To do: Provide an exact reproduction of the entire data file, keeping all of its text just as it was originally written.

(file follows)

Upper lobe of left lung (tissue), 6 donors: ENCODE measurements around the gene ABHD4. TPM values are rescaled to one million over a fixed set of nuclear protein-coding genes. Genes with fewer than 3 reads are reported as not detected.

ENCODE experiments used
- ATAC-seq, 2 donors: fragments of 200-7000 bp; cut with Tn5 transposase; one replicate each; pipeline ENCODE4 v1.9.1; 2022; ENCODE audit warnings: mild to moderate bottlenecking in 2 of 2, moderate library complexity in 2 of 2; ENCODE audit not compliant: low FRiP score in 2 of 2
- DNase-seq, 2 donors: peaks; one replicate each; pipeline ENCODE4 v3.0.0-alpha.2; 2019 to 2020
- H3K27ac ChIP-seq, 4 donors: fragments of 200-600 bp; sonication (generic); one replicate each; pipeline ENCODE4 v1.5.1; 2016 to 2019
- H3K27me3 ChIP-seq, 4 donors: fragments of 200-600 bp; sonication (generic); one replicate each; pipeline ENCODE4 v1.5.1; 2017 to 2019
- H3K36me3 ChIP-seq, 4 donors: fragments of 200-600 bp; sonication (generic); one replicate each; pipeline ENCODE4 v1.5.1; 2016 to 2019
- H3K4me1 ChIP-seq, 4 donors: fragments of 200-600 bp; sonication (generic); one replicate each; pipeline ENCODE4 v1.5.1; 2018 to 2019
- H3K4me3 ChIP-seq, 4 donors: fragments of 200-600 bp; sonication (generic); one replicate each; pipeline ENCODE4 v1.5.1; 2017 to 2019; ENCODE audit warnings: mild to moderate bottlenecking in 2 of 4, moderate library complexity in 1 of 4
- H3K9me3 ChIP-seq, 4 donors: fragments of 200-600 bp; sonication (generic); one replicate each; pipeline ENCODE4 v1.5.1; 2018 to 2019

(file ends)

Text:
Upper lobe of left lung (tissue), 6 donors: ENCODE measurements around the gene ABHD4. TPM values are rescaled to one million over a fixed set of nuclear protein-coding genes. Genes with fewer than 3 reads are reported as not detected.

ENCODE experiments used
- ATAC-seq, 2 donors: fragments of 200-7000 bp; cut with Tn5 transposase; one replicate each; pipeline ENCODE4 v1.9.1; 2022; ENCODE audit warnings: mild to moderate bottlenecking in 2 of 2, moderate library complexity in 2 of 2; ENCODE audit not compliant: low FRiP score in 2 of 2
- DNase-seq, 2 donors: peaks; one replicate each; pipeline ENCODE4 v3.0.0-alpha.2; 2019 to 2020
- H3K27ac ChIP-seq, 4 donors: fragments of 200-600 bp; sonication (generic); one replicate each; pipeline ENCODE4 v1.5.1; 2016 to 2019
- H3K27me3 ChIP-seq, 4 donors: fragments of 200-600 bp; sonication (generic); one replicate each; pipeline ENCODE4 v1.5.1; 2017 to 2019
- H3K36me3 ChIP-seq, 4 donors: fragments of 200-600 bp; sonication (generic); one replicate each; pipeline ENCODE4 v1.5.1; 2016 to 2019
- H3K4me1 ChIP-seq, 4 donors: fragments of 200-600 bp; sonication (generic); one replicate each; pipeline ENCODE4 v1.5.1; 2018 to 2019
- H3K4me3 ChIP-seq, 4 donors: fragments of 200-600 bp; sonication (generic); one replicate each; pipeline ENCODE4 v1.5.1; 2017 to 2019; ENCODE audit warnings: mild to moderate bottlenecking in 2 of 4, moderate library complexity in 1 of 4
- H3K9me3 ChIP-seq, 4 donors: fragments of 200-600 bp; sonication (generic); one replicate each; pipeline ENCODE4 v1.5.1; 2018 to 2019